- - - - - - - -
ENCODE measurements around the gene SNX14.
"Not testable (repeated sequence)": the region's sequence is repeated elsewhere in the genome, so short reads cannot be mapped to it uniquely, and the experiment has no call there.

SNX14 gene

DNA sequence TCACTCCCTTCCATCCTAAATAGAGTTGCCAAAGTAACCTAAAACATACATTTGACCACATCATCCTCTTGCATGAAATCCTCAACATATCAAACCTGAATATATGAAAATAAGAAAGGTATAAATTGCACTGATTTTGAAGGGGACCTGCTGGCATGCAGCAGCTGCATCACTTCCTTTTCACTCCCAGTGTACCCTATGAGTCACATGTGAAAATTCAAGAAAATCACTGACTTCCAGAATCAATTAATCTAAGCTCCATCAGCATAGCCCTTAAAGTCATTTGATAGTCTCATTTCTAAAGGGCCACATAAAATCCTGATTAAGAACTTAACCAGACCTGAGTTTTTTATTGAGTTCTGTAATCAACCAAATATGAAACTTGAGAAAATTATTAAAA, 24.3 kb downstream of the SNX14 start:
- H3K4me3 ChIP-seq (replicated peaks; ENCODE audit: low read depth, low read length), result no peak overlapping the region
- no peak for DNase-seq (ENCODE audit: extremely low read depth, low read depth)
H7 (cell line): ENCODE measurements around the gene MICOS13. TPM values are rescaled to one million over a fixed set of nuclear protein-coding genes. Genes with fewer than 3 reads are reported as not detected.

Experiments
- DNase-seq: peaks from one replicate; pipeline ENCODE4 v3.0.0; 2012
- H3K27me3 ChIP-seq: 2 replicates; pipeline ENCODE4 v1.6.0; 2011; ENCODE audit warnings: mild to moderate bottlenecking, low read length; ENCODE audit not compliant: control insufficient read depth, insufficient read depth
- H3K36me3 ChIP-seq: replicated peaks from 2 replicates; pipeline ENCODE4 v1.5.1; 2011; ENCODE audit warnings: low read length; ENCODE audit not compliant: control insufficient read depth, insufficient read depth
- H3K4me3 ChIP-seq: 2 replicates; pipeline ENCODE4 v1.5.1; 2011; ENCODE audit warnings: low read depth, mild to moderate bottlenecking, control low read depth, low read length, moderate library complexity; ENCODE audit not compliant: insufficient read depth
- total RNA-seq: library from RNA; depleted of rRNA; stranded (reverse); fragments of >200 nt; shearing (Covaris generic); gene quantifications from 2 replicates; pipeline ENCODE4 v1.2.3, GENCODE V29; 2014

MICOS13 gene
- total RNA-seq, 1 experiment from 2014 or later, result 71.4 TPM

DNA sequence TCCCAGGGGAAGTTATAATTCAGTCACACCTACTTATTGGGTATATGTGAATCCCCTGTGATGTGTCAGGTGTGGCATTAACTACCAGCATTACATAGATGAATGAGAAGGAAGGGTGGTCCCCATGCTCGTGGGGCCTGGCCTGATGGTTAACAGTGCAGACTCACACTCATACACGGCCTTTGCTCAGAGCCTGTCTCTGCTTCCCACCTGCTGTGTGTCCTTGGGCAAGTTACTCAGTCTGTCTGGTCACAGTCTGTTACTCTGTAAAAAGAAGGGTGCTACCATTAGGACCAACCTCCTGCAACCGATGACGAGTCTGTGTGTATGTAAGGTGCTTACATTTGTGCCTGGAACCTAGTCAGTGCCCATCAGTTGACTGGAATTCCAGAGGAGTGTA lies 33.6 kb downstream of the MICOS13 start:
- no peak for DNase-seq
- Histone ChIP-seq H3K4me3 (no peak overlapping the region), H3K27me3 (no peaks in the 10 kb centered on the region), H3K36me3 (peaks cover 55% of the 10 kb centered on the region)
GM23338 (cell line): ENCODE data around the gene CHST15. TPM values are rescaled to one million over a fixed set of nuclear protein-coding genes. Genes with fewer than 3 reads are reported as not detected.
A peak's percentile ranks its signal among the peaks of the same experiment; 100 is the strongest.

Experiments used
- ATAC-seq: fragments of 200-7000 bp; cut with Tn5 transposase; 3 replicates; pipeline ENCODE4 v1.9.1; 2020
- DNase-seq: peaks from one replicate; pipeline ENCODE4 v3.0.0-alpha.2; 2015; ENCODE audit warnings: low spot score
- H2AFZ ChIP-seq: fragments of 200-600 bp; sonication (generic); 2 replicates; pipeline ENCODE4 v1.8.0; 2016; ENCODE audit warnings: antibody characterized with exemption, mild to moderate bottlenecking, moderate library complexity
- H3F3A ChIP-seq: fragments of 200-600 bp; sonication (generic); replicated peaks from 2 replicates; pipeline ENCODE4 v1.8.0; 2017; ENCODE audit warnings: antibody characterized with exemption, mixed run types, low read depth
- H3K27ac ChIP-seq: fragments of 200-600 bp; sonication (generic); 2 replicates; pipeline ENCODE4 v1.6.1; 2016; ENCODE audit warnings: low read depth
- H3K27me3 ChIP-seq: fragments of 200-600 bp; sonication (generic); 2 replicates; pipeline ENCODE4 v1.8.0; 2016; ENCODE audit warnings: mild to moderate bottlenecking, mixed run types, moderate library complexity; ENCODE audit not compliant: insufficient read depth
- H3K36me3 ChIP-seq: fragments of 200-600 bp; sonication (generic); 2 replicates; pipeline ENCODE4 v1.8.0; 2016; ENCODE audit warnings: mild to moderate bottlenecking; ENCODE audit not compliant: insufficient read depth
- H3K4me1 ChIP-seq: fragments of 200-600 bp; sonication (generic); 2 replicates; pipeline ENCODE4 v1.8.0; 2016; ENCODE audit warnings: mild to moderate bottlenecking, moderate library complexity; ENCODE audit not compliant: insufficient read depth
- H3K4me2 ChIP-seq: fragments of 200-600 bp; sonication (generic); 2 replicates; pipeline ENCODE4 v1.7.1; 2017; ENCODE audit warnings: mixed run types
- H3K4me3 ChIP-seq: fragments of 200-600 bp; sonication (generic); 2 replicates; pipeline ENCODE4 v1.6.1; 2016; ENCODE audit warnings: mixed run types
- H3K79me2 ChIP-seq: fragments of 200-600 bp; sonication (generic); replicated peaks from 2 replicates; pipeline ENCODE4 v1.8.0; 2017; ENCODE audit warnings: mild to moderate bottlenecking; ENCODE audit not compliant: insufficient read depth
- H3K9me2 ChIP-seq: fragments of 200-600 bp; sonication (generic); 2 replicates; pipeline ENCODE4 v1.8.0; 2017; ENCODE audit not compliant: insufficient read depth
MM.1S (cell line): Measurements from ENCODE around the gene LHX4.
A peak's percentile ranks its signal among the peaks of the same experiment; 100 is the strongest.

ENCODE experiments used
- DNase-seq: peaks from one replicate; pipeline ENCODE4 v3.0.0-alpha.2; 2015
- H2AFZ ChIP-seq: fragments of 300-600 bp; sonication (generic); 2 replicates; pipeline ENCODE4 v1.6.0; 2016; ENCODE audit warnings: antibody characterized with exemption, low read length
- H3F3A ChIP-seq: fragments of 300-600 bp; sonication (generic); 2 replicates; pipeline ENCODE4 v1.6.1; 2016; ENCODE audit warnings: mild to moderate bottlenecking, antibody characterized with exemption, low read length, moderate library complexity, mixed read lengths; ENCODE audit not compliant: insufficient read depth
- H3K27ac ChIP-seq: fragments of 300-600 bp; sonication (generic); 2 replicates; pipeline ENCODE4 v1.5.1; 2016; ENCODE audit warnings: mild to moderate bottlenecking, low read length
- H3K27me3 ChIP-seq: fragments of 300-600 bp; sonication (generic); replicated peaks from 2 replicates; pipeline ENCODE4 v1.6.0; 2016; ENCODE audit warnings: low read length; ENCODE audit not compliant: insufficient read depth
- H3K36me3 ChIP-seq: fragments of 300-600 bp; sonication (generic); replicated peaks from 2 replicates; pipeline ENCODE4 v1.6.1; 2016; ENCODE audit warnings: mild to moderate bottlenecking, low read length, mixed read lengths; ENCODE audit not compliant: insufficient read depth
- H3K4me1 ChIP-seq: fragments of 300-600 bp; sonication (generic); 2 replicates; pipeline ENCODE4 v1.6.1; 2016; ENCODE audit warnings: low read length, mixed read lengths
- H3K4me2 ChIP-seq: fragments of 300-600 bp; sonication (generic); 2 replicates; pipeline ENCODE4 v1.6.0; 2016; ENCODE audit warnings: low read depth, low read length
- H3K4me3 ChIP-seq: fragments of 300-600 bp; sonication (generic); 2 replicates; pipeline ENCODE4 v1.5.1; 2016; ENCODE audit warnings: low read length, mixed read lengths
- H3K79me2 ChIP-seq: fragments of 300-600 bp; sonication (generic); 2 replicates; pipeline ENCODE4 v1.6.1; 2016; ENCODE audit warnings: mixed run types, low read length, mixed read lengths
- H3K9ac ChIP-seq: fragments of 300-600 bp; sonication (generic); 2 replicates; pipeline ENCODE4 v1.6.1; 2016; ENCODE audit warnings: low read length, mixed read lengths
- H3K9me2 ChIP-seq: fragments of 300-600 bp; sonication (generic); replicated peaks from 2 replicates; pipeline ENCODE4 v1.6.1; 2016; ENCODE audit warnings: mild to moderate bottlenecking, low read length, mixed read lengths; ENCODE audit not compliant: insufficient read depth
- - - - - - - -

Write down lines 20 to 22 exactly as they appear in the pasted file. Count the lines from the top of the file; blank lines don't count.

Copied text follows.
A peak's percentile ranks its signal among the peaks of the same experiment; 100 is the strongest.

Experiments used
- ATAC-seq: fragments of 200-7000 bp; cut with Tn5 transposase; 3 replicates; pipeline ENCODE4 v1.9.1; 2020